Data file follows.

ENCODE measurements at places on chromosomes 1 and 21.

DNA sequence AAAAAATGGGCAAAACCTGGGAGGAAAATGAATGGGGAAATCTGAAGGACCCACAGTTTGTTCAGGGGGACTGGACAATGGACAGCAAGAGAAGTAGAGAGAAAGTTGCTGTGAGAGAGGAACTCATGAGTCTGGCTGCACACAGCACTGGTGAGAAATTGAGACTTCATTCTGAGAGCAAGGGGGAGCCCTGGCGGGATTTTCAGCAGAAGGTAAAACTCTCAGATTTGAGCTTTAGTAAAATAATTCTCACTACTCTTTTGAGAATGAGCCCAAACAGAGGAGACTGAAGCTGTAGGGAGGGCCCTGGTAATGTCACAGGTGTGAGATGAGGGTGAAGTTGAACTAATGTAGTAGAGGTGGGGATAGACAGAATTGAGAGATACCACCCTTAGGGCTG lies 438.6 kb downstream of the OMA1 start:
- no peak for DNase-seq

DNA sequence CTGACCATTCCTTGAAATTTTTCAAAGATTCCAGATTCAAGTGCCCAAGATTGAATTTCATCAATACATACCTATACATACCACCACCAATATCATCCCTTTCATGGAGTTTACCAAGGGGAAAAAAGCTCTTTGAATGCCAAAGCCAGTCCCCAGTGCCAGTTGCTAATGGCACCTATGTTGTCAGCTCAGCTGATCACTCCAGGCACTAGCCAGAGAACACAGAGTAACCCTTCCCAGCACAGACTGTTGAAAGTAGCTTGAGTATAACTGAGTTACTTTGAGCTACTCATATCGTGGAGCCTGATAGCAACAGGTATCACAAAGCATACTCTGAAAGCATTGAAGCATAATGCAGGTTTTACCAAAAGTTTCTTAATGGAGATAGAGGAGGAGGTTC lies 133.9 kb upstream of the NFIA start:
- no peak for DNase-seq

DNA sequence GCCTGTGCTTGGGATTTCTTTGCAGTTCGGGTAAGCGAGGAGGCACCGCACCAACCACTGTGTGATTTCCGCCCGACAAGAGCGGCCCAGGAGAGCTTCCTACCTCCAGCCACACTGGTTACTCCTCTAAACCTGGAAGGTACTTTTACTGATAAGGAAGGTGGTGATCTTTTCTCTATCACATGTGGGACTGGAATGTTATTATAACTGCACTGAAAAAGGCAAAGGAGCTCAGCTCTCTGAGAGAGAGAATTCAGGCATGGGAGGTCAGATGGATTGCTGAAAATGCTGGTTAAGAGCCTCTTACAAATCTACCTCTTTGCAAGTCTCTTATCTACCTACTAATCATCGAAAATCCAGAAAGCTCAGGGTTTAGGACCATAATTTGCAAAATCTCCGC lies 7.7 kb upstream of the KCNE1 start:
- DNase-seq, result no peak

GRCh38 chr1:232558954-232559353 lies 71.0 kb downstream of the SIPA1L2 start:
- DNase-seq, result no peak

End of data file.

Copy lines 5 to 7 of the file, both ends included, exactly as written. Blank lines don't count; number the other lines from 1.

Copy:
- no peak for DNase-seq

DNA sequence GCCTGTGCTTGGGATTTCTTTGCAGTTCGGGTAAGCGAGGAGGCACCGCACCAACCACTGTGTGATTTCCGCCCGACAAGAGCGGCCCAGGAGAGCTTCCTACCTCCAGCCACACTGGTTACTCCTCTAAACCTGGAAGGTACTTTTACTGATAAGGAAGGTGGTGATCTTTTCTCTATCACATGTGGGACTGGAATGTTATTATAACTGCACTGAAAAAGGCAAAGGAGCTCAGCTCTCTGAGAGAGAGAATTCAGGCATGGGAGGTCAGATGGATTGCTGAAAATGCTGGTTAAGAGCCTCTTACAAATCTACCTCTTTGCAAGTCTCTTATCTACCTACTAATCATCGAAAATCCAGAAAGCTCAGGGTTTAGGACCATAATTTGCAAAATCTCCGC lies 7.7 kb upstream of the KCNE1 start:
- DNase-seq, result no peak